Scenario 3: Your end goal is to post your photos on social media, where you’re pointing, shooting and uploading from the camera. Of course, if you’re a blogger who doesn’t have time to edit and process photos, JPEG could be perfect for you as well.
Scenario 4: You do little or no post-processing. JPEGs are not meant to be changed and saved many times, and you will see a lot of degradation in quality the more you edit them. This is fine if you want to train yourself to make adjustments in-camera or if you’re under a time constraint, but make sure you know your process before deciding on your file type.
Remember, JPEG images are compressed files. The image looks like a final product right away. However, unlike with RAW, some of the digital information has been carved off of the image file during compression.
What to Adjust with Adobe Camera RAW
If you, like most photographers, are using Photoshop to post-process, the Adobe Camera Raw dialogue box might seem a little overwhelming when it first pops up. Here are some of the basics that you can manage through Adobe Camera Raw using the slider menu you’ll see next to your image:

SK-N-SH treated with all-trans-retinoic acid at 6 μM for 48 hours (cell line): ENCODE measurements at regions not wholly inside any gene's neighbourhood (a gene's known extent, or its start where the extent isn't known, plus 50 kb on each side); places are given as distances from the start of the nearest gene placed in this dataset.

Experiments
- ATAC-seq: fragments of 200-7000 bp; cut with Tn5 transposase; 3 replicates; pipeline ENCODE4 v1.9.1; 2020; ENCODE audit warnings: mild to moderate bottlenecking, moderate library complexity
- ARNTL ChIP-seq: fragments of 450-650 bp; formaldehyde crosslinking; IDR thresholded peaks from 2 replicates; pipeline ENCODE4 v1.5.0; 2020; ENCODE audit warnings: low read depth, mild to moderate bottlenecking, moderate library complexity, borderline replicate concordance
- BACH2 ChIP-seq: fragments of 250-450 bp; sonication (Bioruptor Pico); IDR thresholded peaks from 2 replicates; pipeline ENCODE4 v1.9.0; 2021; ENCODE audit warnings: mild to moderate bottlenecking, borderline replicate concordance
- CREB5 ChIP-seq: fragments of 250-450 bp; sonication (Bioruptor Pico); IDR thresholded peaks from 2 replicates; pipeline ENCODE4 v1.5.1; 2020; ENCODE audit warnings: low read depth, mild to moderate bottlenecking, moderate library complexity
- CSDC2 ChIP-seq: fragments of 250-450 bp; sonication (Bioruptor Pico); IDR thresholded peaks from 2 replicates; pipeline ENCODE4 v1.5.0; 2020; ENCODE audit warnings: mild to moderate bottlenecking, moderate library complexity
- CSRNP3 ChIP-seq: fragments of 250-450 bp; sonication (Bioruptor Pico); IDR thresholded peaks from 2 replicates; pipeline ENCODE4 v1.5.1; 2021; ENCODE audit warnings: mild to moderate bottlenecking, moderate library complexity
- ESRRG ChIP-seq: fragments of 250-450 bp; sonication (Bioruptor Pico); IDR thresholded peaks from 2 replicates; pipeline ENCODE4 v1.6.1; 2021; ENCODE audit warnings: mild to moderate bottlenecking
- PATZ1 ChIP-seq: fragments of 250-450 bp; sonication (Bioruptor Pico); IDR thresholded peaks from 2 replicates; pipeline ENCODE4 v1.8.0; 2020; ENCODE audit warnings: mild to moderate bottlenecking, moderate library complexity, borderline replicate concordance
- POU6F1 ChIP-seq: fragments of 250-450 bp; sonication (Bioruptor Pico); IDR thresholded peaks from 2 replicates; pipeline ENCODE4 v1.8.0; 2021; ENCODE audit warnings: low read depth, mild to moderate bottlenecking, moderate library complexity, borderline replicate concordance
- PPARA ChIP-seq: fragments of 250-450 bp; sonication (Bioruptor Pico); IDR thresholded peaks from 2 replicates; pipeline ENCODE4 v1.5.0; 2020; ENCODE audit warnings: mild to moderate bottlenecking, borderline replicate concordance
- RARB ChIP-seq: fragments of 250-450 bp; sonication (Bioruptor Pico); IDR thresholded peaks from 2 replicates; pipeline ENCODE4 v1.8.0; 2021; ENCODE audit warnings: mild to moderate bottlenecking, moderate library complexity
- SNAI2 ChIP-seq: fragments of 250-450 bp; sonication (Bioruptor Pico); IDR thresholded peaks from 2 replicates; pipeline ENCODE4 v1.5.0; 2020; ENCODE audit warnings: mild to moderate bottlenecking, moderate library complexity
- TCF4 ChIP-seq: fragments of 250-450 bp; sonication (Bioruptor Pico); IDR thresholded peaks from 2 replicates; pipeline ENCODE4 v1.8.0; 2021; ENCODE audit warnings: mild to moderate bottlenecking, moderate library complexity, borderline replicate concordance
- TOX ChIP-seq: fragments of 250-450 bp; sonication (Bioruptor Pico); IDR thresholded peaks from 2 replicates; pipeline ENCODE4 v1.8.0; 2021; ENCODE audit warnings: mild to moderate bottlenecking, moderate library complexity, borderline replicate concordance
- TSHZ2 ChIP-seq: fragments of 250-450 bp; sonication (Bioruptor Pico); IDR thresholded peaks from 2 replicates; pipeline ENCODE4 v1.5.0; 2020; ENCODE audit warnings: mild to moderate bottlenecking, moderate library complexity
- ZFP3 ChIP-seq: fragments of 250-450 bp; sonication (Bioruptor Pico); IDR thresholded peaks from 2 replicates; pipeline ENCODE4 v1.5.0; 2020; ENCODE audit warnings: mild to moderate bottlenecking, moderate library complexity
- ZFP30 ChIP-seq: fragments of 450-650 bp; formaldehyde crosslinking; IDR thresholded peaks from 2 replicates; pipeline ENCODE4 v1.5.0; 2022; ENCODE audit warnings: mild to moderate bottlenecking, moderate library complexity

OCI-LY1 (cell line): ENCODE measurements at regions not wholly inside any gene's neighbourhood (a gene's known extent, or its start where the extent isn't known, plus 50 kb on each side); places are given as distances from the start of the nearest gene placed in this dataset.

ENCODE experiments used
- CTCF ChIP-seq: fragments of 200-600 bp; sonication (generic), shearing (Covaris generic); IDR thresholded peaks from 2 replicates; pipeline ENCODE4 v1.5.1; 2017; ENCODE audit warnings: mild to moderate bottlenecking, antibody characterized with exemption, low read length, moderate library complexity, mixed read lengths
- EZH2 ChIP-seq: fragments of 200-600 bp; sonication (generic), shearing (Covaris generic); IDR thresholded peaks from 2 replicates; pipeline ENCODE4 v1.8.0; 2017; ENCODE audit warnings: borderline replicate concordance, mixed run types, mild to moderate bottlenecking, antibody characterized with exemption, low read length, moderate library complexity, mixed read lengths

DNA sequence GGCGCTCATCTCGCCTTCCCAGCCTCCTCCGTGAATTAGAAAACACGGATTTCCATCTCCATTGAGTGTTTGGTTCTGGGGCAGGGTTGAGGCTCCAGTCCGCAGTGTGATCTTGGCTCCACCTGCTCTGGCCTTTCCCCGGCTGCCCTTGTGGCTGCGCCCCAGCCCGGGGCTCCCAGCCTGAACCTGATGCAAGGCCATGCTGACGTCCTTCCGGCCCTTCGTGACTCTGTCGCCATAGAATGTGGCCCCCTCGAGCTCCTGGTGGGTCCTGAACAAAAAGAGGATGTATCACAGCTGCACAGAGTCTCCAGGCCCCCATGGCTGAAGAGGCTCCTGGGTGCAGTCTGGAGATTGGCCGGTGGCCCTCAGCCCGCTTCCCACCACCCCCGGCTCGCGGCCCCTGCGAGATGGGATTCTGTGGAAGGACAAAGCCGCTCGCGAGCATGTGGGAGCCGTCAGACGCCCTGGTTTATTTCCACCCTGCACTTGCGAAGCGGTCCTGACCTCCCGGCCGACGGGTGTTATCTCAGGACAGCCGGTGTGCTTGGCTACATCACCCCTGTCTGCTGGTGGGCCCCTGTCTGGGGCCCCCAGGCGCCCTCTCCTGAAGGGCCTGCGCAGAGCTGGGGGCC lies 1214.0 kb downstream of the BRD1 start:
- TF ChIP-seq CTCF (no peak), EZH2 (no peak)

- Exposure: If your image is over- or underexposed, or just not quite perfect, you can work on that here. The higher the number, the brighter your photography becomes. This is often where you’ll start.
- Temperature: Here’s where you control the warm and cool tones in your image.
- Tint: This can offset a green or magenta color cast by adding some of the opposite color.
- Contrast: Works wonders if your image is looking flat. Makes your shadows darker and your highlights brighter.
- Highlights: Recover blown out highlights (portions of your image where the light is too bright and detail has been lost), so you can make out all of the details in your image. Pull back the slider in order to recover these portions of your image.
- Shadows: Bring back details by shedding light on darker areas.
- Whites: Use this slider to brighten things up. The higher you go, the whiter your image will be – if you dial it down, your objects will become grayer in color.
- Blacks: As you might imagine, you use this slider in the opposite way: to make portions of your image blacker.
- Clarity: For RAW files that are lacking in clarity, here’s an opportunity to punch up your photograph by increasing local contrast. It’s a sister setting to sharpening, but works in a slightly different way.
- Vibrance & Saturation: Recall our banana example earlier on in this guide. The RAW photo lacked some color and vibrancy. Use this slider to change that up. (Note: to create a black and white image, turn this dial down as far as it can go.)